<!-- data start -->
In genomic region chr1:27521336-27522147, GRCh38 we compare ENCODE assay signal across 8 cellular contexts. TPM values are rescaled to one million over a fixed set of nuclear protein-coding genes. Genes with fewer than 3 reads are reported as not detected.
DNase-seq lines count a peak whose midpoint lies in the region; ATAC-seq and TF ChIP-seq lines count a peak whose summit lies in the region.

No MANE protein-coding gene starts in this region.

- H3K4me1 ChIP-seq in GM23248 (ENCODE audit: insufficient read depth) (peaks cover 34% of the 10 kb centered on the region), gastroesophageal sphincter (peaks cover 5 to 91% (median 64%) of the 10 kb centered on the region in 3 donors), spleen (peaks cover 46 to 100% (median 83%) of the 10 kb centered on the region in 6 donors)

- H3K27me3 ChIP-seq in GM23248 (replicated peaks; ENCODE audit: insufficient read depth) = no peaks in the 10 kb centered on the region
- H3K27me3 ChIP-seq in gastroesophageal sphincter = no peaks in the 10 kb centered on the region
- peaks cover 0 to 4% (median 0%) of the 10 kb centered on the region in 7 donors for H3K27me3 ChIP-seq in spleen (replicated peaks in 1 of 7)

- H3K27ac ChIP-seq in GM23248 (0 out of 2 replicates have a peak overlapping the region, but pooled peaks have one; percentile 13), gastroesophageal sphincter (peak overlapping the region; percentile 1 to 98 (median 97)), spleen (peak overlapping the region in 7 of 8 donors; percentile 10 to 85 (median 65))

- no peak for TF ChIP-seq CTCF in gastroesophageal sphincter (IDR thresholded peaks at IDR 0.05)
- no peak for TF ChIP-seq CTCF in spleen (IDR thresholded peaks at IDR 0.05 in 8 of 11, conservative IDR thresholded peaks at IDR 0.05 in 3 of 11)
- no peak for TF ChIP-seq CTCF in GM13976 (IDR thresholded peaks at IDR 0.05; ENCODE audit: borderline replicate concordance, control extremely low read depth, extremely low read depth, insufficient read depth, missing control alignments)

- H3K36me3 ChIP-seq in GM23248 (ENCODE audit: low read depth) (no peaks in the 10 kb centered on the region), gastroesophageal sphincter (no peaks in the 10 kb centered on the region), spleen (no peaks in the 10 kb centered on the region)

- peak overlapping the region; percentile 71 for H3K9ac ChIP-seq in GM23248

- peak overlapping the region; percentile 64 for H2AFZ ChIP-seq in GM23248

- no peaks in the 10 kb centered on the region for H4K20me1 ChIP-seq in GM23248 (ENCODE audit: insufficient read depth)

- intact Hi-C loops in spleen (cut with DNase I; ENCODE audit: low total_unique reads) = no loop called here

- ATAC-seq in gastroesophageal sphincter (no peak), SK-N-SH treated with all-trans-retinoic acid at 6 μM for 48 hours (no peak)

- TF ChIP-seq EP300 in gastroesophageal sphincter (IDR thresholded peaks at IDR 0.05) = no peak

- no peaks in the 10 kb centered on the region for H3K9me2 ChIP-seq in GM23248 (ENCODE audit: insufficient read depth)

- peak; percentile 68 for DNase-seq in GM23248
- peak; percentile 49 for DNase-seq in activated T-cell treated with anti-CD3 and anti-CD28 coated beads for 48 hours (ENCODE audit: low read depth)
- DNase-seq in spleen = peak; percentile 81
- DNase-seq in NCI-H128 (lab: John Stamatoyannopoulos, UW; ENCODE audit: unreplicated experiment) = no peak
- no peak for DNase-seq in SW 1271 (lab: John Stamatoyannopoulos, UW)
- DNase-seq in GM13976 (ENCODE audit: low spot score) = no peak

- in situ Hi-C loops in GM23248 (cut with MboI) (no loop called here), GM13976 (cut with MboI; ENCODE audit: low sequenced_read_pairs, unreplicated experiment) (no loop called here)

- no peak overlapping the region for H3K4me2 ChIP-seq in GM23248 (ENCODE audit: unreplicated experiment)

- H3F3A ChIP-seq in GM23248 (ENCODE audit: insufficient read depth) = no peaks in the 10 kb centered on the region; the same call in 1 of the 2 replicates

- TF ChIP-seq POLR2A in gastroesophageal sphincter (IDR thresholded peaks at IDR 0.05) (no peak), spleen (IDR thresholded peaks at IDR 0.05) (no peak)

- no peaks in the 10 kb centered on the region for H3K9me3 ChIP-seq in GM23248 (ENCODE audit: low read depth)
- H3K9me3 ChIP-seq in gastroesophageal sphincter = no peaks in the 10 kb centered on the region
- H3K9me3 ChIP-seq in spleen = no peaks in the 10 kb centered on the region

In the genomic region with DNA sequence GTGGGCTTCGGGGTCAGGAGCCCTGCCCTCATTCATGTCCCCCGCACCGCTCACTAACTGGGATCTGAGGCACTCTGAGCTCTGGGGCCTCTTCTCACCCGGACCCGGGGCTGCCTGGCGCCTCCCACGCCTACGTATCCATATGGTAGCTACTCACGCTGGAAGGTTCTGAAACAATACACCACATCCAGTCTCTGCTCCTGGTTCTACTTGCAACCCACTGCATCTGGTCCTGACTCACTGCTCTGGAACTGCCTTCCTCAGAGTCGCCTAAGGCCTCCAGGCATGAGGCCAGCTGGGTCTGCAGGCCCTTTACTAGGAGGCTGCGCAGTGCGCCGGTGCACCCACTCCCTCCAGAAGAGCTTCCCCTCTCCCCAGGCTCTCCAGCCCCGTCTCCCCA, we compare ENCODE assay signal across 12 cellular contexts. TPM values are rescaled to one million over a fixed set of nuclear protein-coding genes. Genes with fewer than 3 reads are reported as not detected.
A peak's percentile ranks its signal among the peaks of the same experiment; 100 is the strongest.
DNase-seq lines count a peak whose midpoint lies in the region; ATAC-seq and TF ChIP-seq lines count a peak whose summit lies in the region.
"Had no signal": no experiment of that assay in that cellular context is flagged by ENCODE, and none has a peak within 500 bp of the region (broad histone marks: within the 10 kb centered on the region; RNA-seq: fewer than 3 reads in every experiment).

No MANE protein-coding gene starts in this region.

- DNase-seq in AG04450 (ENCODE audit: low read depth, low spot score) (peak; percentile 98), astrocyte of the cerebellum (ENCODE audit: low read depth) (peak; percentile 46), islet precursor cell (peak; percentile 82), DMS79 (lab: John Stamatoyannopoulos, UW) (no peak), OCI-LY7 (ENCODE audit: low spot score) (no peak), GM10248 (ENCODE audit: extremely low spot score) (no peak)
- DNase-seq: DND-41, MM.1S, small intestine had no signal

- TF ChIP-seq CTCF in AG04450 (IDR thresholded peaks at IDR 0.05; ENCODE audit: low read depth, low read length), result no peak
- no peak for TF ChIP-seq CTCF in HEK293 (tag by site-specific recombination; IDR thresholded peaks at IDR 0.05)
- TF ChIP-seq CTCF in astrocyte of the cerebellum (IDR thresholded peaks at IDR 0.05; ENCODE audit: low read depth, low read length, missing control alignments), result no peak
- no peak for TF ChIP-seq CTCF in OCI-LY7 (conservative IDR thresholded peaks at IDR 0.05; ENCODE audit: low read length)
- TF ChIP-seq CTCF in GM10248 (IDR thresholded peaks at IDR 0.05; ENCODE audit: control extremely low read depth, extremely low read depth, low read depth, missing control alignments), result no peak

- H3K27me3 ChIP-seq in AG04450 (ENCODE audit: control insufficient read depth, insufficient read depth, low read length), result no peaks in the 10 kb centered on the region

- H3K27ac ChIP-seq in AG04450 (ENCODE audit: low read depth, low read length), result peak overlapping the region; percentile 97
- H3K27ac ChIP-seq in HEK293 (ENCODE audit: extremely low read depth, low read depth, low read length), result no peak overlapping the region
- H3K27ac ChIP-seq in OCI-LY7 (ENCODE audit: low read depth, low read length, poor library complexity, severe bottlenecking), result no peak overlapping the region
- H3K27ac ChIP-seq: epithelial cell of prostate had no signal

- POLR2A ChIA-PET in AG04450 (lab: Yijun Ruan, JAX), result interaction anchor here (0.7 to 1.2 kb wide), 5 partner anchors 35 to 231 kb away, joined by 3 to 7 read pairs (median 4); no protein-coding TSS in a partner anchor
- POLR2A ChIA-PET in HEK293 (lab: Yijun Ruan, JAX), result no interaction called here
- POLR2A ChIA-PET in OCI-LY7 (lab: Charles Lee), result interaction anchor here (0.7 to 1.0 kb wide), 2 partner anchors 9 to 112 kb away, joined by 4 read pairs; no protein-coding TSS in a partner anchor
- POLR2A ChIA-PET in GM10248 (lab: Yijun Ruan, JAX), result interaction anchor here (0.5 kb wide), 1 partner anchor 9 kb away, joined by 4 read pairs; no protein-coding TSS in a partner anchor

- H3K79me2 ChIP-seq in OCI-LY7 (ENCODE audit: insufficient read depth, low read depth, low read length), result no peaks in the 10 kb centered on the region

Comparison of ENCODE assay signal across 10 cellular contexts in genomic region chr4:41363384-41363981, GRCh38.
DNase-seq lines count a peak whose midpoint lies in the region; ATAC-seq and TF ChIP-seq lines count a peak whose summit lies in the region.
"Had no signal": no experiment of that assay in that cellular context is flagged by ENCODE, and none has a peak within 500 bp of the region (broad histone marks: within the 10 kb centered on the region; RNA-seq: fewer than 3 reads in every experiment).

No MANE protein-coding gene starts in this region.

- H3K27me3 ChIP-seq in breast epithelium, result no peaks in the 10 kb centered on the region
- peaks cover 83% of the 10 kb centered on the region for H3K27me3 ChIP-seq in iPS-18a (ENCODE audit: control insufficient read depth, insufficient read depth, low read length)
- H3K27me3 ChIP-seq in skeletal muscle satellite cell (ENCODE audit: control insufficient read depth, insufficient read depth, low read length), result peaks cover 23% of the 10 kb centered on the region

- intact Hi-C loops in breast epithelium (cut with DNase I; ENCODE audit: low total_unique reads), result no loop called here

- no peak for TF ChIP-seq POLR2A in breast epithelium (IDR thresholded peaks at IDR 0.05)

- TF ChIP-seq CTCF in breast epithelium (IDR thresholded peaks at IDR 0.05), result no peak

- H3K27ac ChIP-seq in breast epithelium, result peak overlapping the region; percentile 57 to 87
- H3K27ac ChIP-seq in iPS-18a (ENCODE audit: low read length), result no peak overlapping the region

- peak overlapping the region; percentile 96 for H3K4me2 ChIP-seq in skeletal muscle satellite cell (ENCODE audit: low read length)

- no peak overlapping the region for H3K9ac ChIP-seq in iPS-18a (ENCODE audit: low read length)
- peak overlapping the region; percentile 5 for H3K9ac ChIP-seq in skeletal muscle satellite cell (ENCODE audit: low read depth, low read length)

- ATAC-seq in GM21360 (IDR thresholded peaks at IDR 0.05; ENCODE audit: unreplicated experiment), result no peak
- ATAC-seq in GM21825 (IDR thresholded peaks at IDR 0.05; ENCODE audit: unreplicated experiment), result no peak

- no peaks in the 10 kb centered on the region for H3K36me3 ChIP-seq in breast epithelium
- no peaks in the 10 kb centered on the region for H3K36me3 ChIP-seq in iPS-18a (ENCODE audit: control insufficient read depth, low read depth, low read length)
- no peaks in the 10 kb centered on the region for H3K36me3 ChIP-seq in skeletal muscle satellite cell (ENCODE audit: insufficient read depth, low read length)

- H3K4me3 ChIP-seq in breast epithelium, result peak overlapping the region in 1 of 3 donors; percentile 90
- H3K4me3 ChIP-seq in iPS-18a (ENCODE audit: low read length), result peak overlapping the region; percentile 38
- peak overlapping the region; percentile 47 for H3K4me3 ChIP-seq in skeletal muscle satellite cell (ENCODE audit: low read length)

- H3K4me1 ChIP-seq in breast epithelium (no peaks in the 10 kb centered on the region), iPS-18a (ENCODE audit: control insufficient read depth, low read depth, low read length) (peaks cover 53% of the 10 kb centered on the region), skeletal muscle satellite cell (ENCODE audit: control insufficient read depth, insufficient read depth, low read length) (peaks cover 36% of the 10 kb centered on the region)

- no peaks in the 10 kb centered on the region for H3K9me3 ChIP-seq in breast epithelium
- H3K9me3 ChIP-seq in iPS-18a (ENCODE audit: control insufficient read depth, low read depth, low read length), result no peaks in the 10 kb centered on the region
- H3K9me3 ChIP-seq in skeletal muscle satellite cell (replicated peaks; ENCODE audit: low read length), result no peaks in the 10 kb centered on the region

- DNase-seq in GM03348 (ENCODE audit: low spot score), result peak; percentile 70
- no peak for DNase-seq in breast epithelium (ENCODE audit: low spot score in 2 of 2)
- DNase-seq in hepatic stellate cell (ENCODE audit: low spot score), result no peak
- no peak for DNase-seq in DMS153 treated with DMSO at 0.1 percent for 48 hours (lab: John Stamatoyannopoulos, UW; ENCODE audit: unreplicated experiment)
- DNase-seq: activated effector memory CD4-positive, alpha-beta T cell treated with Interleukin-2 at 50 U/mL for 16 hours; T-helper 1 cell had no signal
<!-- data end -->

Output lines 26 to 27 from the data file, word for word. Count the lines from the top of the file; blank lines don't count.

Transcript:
- in situ Hi-C loops in GM23248 (cut with MboI) (no loop called here), GM13976 (cut with MboI; ENCODE audit: low sequenced_read_pairs, unreplicated experiment) (no loop called here)

- no peak overlapping the region for H3K4me2 ChIP-seq in GM23248 (ENCODE audit: unreplicated experiment)